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Solid-state drives are all the rage, but are they worth the significant premium (sometimes $1,000) over machines with convention drives? Current solid-state drives use either NAND Flash memory or SDRAM and contain no moving parts. Proponents tout several benefits of solid-state drives over conventional platter drives--faster startup, shorter seek times, lower power consumption, and better durability.
Although they've been used in specialized applications (military systems, server optimization, etc.) for years, computer manufacturers now offer solid-state drives in some high-end machines--Apple's MacBook Air. Solid-state drive currently cost several times more than traditional platter-based drives, but as costs come down will solid-state drives become the dominant computer drive in the near future? Fujitsu doesn't think so.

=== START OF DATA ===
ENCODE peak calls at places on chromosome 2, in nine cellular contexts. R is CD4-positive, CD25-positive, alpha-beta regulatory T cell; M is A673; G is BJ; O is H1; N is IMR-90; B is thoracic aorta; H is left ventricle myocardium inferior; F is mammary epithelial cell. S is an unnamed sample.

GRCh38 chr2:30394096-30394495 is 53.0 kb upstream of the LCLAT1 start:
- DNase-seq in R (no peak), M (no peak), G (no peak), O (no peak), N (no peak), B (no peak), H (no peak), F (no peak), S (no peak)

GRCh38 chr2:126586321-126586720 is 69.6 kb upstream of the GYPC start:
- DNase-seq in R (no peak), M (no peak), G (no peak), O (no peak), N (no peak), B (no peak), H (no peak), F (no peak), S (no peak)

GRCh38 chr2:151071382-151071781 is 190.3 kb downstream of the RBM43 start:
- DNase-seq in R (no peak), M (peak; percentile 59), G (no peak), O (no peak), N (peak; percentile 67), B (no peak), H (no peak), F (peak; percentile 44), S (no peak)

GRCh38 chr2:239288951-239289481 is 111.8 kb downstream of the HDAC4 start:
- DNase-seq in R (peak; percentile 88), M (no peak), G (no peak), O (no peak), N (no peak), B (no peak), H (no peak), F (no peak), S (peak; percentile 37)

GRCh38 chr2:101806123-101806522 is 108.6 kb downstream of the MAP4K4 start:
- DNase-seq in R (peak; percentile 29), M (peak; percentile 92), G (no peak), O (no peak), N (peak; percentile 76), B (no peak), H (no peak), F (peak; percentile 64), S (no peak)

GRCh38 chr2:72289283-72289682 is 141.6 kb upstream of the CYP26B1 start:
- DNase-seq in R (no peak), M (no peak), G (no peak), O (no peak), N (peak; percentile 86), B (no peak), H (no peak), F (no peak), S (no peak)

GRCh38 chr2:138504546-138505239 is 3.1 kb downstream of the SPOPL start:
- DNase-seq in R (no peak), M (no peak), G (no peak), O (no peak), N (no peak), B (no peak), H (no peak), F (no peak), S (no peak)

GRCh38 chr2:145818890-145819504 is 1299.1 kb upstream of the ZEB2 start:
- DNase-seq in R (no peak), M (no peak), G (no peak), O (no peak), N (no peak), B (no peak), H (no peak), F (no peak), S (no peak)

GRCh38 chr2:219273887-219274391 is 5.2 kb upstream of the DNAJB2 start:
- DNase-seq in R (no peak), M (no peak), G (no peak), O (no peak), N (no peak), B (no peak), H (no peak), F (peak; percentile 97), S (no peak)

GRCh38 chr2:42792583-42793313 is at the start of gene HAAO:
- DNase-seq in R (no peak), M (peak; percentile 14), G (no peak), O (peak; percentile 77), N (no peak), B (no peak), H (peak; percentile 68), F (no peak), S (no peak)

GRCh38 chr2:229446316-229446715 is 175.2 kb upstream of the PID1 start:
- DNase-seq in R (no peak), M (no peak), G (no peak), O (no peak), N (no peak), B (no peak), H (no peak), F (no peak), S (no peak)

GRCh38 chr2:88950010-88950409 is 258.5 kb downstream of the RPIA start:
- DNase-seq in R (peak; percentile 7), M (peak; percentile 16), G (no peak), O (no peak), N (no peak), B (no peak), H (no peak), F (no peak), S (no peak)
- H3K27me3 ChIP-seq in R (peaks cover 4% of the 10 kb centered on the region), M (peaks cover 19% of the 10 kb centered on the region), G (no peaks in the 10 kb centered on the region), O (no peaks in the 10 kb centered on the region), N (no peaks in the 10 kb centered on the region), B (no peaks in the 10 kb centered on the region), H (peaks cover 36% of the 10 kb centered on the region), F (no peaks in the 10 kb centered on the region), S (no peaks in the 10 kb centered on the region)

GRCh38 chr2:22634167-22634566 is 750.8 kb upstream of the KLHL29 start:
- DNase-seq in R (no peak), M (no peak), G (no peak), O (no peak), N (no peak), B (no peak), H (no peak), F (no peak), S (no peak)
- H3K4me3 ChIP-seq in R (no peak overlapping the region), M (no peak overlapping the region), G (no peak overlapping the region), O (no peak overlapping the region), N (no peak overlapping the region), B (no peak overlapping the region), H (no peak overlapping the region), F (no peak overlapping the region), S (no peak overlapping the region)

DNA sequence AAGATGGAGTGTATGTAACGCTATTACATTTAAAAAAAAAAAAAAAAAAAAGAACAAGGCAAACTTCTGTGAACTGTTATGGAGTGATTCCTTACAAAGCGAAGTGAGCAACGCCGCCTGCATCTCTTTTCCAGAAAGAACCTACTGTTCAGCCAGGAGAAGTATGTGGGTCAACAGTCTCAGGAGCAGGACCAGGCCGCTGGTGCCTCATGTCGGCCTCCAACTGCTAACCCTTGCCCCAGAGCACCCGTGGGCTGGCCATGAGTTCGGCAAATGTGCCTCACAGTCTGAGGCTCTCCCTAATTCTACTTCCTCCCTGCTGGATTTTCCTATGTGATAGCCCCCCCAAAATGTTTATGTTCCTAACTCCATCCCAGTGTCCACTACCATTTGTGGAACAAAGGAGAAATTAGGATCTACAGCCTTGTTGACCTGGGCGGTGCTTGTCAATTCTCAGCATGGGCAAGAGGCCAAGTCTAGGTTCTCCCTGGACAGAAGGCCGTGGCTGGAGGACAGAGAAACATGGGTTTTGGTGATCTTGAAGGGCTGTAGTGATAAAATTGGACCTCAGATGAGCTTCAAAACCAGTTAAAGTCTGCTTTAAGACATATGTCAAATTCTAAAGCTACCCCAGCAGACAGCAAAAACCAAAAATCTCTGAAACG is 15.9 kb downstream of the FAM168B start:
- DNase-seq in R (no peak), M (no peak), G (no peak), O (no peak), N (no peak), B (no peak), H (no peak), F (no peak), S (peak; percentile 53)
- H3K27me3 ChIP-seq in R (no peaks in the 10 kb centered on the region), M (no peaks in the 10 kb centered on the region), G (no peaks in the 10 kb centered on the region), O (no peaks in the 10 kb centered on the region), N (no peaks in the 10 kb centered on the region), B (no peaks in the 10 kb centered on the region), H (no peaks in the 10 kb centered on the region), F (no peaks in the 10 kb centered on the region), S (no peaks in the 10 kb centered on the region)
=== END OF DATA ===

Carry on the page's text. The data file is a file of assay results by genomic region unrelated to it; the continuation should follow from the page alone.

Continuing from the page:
In this podcast, Bill Detwiler, Head Technology Editor, speaks with Joel Hagberg, VP of Marketing and Business Development for Fujitsu's Hard Drive Division, about why Fujitsu thinks the benefits of solid-state drives are more hype than reality at the current time.
You can read more about Joel and Bill's conversation and listen to the podcast online, from TechRepublic's IT Dojo blog.
- Format: Podcast
- Size: 2220 KB